“It’s so nice to be back on my home pitch,” Saevarsson says with a smile. “Everything has changed since last time. I was about to go out and play professionally, which was hard, and the national team wasn’t all that good. But now we’re going to Russia — and not just to participate. Hopefully [Hallgrimsson] will keep me in the team. It’s been the same group for six or seven years now, and it’s all gone well so far.”
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That is an understatement, though Hallgrimsson, who took sole control over the side after the European Championship when Lagerback left to manage Norway, has had to perform juggling acts with a team that once effectively picked itself. Even as the World Cup approaches, there are concerns over key men.
Kolbeinn Sigthorsson, the centre-forward who scored the winner versus England, has barely played since tearing his meniscus and made only the standby list for Russia. Of those in the final 23, Gylfi Sigurdsson, the team’s talisman, might not be match-fit after a knee injury curtailed his season at Everton. Aron Gunnarsson, the captain, faces his own race against time after picking up a similar problem that has required treatment in Qatar. Fortunately, for a country with Iceland’s resources, one of Hallgrimsson’s priorities upon taking charge was to mix things up.
“We are quite a bit more flexible now than we were before,” he told ESPN FC in April. “There are a lot more players that can fill the starting XI now and more experience across all our options. I’m quite happy with the way things have gone. I think that, for the future, it was necessary to involve more players, so in the qualifiers we gave younger guys a lot of responsibility. So it’s not only about the fact that we got to the World Cup. It’s also a good thing for the future of Iceland.”
That is the balance Hallgrimsson has had to strike: maintaining phenomenal results while creating a basis for the future that goes beyond the vigorous, hardworking mould set in defying the odds. His maxim is “success is not a destination,” but it is not hard to see why, before he took the chalice, some people close to him suggested he might quit while he was ahead.
“Before the Euros, we had nothing to lose,” he says. “We’d never achieved anything. Then we went to France, and after that we had everything to lose. Expectations were really high, and if we’d started losing games, people would have changed really quickly and become negative. So that was probably the reason people asked, ‘Why don’t you jump ship now?'”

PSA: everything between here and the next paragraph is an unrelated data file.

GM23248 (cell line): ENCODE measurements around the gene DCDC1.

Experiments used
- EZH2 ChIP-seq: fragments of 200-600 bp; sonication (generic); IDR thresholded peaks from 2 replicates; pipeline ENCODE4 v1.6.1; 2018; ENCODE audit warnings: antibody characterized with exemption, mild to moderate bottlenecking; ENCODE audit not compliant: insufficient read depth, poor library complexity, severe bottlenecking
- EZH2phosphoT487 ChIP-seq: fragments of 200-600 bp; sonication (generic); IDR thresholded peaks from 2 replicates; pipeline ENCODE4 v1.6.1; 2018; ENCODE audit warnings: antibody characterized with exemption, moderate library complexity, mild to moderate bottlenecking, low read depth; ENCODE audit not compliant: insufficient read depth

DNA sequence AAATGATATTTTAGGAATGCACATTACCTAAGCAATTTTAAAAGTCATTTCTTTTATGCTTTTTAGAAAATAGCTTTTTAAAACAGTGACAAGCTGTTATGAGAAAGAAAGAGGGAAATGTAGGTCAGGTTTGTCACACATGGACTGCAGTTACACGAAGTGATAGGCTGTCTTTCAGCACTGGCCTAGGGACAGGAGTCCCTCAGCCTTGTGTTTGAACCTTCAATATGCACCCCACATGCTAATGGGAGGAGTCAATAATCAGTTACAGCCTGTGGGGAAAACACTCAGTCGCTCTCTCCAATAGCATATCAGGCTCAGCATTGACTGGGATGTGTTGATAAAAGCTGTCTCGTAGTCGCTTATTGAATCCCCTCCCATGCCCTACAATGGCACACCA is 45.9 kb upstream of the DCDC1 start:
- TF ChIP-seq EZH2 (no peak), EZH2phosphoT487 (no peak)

HALLGRIMSSON SET OUT to make Iceland less predictable. Keeping things fresh would serve as motivation, too, in case anyone had even thought about easing up. Playing with a 4-4-2, favoured by Lagerback, brought resounding success, but it was a system from which there was rarely deviation. The next step was to become more proactive, more fluid. Underdog status can get you only so far. Iceland wanted to start taking teams on.
“We changed the tactics in the sense that in some games, we moved really high up the pitch,” Hallgrimsson says.
Iceland scored 16 goals in qualifying, and Hallgrimsson’s changes went down well among the squad. When, in April, ESPN FC met Alfred Finnbogason in Germany, where he plays for Bundesliga club Augsburg, the striker was candid about the need to evolve.
“Heimir has developed the team and made us more tactically varied,” he said. “We played a different system — sometimes one striker and five midfielders — and before that, it was always 4-4-2, no matter who we played against. These are the small things we needed to add to our game, and it’s worked out perfectly.”
Finnbogason, a hardworking and technically adept forward, was a supportive but slightly frustrated substitute during Euro 2016. Partly aided by the absence of Sigthorsson, though, he has become a key figure under Hallgrimsson, and scored three goals in the first three qualifiers.
“Finnbogason is one of the players that obviously benefited from Kolbeinn not playing with us,” Hallgrimsson says. “We needed a different style, and he is a different kind of striker from Kolbeinn, so we had to adjust to his qualities. He really benefited from the way we changed the play and also from being our No. 1 striker in the qualifying tournament.”
“The Euros were amazing to be a part of, but there’s always a bit of empty space when you don’t play as much as you hope,” Finnbogason says. “I was going there with big ambitions to be a key player, and in the end, I was a sub. That was very motivating for me at the start of this qualification because I knew I had a better position with Heimir than with Lars.